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How the US electrical grid stacks up to a changing world

By the end of this decade, the demand for energy in the U.S. is expected to spike as much as 20%. This raises the question: Can the grid keep up?
Power lines
Posted at 1:40 PM, Jun 27, 2024

When the electric grid fails anywhere in the U.S., the impacts can be devastating.

With demand surging over the next decade, there are growing, urgent questions about whether the system can keep up.

Texas' power grid failure in February 2021 was a clear warning sign, not just for the Lone Star State, but for the country.

Temperatures remained near freezing for five days. As a result, 246 people died, according to the Texas Department of State Health Services.

Now, the energy grid is vulnerable at a time when it's needed more than ever. The U.S. is experiencing extreme temperatures plus new demands like artificial intelligence, electric vehicles and an aging infrastructure — which together create a perfect storm for troubles.

Texas was unique in that its grid is isolated from the rest of the country — but in other ways it's not. The country's grid is old, sometimes failing and unprepared for increasing weather anomalies.

Across America, 80% of power outages in the last three years were due to weather, according to Climate Central. Storms are becoming more severe due to climate change.

Power systems have collapsed from hurricanes, wildfires, heat waves and deep freezes.

Not only is the infrastructure unprepared for disasters, but much of it has reached its expiration date and beyond. According to the American Society of Civil Engineers, most parts of the country's energy grid were made 65 to 75 years ago — and had 50-year lifespans.

The 2018 Camp Fire in Chico, California, is another deadly example.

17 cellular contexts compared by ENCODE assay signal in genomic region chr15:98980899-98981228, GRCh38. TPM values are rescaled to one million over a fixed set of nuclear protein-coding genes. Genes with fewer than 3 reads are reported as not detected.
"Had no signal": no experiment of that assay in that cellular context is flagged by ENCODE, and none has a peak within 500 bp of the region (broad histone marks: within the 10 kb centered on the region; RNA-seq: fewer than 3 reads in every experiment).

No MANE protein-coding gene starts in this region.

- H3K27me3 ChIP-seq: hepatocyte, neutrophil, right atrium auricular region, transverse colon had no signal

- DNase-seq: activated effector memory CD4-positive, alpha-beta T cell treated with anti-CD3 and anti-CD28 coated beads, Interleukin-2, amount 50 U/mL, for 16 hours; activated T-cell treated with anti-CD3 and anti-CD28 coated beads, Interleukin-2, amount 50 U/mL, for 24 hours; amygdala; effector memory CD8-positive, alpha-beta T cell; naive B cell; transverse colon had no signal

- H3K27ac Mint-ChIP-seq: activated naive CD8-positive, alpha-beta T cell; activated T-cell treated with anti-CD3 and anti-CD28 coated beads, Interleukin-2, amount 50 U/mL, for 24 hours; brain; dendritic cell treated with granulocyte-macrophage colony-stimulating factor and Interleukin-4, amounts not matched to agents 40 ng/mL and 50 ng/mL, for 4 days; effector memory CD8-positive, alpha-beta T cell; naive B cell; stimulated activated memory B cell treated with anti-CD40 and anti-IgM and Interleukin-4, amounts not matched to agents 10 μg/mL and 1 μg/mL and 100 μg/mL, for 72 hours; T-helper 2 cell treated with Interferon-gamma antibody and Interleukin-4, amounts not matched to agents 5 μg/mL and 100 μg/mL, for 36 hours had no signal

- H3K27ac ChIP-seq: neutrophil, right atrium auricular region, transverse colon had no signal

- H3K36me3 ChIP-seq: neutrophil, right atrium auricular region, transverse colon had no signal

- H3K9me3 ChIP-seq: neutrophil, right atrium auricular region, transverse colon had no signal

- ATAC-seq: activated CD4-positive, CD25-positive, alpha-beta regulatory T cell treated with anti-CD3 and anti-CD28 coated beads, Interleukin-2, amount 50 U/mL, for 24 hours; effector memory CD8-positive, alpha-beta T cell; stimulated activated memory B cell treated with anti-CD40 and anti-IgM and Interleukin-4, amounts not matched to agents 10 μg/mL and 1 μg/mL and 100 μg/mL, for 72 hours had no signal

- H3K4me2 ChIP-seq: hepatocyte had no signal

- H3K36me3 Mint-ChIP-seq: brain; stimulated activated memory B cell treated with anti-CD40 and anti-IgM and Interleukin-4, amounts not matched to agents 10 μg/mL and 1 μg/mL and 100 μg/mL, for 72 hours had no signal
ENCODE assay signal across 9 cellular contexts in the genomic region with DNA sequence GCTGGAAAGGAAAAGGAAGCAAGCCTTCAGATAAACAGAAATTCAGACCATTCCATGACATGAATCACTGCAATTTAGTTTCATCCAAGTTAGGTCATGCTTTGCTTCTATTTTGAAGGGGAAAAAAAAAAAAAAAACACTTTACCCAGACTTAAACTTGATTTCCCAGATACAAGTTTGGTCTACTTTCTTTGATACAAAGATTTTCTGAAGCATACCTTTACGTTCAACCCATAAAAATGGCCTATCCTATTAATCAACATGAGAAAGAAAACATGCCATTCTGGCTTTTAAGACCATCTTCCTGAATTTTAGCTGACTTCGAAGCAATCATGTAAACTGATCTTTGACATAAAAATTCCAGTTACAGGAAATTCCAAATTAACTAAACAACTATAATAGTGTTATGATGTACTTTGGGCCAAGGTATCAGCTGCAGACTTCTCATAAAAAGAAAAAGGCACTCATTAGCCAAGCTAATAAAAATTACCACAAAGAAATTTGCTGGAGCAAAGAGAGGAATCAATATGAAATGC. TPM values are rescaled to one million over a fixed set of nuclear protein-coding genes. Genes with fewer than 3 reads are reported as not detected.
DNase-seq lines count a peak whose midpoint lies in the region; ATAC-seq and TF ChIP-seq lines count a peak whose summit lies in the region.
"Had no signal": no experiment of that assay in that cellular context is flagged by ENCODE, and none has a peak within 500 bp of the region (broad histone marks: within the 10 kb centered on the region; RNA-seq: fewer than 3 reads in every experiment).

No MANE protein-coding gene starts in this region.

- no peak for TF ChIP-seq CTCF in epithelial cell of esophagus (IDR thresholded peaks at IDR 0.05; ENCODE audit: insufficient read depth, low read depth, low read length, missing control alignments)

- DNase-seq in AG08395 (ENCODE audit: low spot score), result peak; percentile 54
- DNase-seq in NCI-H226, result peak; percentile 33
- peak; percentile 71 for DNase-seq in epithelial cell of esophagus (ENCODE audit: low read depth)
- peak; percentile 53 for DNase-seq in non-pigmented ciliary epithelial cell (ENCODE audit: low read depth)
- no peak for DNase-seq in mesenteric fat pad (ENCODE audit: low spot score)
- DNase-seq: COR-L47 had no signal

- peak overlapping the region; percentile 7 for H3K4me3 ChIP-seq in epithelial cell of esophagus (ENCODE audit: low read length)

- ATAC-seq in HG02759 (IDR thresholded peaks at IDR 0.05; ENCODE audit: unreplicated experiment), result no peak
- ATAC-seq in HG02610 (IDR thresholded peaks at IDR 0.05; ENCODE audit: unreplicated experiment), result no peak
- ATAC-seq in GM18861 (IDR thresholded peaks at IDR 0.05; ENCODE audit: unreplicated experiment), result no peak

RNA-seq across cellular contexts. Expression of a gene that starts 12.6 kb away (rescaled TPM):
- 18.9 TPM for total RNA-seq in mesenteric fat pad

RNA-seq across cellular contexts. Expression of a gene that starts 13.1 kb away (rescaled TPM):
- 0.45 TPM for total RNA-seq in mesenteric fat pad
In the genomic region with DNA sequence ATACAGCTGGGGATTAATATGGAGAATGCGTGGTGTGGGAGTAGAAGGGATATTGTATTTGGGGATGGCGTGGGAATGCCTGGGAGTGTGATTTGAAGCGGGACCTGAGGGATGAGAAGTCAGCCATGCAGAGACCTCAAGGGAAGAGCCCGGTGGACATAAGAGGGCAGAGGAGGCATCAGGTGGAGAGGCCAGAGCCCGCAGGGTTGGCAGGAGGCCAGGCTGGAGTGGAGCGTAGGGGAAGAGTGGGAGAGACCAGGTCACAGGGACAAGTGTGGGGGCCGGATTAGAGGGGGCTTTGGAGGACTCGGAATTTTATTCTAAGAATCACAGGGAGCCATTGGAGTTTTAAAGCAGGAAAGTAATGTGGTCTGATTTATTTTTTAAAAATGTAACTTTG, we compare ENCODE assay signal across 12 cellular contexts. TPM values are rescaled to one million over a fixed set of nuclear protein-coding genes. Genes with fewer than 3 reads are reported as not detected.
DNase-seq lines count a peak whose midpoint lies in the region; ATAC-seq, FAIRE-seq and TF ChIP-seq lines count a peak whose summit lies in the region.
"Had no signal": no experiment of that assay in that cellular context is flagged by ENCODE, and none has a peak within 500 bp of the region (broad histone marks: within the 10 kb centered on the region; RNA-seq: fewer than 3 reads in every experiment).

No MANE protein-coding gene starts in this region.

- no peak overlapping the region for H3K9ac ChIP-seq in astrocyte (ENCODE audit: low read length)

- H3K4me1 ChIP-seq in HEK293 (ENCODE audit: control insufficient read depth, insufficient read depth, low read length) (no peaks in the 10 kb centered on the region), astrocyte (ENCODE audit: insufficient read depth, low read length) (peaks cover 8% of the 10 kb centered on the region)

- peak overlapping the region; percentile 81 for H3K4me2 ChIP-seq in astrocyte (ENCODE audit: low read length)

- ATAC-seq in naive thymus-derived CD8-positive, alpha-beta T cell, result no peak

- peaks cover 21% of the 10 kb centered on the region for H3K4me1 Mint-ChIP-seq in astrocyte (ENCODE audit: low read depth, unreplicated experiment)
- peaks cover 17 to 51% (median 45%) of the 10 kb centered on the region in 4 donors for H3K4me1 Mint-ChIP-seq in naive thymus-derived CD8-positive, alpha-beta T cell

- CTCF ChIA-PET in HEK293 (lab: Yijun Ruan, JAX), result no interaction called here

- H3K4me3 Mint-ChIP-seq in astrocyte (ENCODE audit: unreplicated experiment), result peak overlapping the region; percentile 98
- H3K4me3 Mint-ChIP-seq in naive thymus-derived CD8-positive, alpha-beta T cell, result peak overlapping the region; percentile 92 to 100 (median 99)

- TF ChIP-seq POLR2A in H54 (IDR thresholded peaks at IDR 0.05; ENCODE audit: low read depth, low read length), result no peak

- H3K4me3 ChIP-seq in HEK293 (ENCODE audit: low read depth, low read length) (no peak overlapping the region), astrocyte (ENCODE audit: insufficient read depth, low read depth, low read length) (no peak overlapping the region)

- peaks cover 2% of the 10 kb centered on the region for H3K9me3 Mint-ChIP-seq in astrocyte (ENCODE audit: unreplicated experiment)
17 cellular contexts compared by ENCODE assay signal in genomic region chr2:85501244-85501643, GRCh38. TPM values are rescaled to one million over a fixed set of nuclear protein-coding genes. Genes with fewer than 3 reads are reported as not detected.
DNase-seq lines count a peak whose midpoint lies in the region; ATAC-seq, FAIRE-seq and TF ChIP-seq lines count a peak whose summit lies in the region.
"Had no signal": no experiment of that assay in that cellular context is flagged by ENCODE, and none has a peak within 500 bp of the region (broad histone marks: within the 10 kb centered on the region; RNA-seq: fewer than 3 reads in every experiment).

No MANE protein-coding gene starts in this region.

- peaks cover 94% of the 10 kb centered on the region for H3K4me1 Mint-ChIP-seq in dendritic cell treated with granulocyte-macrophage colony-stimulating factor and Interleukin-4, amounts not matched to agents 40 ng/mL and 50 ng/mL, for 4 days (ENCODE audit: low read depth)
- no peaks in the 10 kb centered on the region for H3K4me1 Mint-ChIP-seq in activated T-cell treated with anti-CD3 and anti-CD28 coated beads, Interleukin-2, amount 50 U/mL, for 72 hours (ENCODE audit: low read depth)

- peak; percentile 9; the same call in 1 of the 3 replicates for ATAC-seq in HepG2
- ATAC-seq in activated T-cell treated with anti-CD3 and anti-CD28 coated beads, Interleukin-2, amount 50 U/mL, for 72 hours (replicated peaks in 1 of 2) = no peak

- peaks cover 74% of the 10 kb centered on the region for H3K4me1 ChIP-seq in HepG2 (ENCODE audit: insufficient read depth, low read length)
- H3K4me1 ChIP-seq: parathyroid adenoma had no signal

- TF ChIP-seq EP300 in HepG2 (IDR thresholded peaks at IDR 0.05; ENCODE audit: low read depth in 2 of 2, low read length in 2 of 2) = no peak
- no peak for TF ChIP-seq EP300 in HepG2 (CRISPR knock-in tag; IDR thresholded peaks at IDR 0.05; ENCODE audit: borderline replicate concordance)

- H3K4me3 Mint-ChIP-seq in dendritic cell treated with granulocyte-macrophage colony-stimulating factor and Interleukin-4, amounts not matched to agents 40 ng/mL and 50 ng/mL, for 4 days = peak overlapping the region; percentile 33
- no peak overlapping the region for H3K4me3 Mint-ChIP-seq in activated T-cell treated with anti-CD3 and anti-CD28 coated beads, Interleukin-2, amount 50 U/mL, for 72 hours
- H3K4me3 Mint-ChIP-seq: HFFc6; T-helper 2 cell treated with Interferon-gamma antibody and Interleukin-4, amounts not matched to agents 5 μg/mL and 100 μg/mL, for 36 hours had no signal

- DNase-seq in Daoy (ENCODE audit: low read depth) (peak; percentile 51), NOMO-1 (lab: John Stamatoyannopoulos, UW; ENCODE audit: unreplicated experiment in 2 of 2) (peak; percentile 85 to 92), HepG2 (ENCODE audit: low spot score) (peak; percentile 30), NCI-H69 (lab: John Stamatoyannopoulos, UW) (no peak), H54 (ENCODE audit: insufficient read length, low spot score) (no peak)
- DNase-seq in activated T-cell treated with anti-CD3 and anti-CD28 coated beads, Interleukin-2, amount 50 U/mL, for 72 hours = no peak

Strong winds knocked a live power line from a degraded, 97-year-old structure holding it in place. Hitting the tinder-dry ground, a fire sparked and grew rapidly.

It was the first time in U.S. history a company pleaded guilty to homicide. For Pacific Gas and Electric, it wasn't the last time it faced charges for negligence.

Skyrocketing needs were another part of Texas' 2021 grid failure. Not enough supply led to rolling blackouts.

For the future, not enough energy is going to be a problem without severe weather.

Texas' public utility estimates it needs to double its energy output in the next six years. More than half of that projected need comes from bitcoin mining and data centers.

In neighboring Arizona, the utility service projects will need 20% more power in the next five years.

Today, we're using more energy than ever and shifting to greener production.

A report by PJM Interconnection, which manages the grid of 14 states on the East Coast, estimates it will need to nearly double its production to meet the energy needs of 2040.

Driving the surge in the near term is the rise in industrial and manufacturing facilities, data center growth (specifically generative AI) and getting the power from where it's generated to homes and communities.

New sources of energy are being developed, but connecting to aging grids built for different technologies is expensive and takes years to come online.

Fossil fuels, like natural gas, provide the majority of energy in the U.S., but renewables now make up the majority of new energy added to the grid, according to Statista.

Federal legislation under President Joe Biden poured $2 trillion into an effort to green our grid. It's the largest de-carbonization investment in America's history.

However, many of those programs end in 2026, giving Congress the power to determine future funding.

One thing is clear: The U.S. power grid needs an update and significant investment to avoid tragedies like those in Texas and California.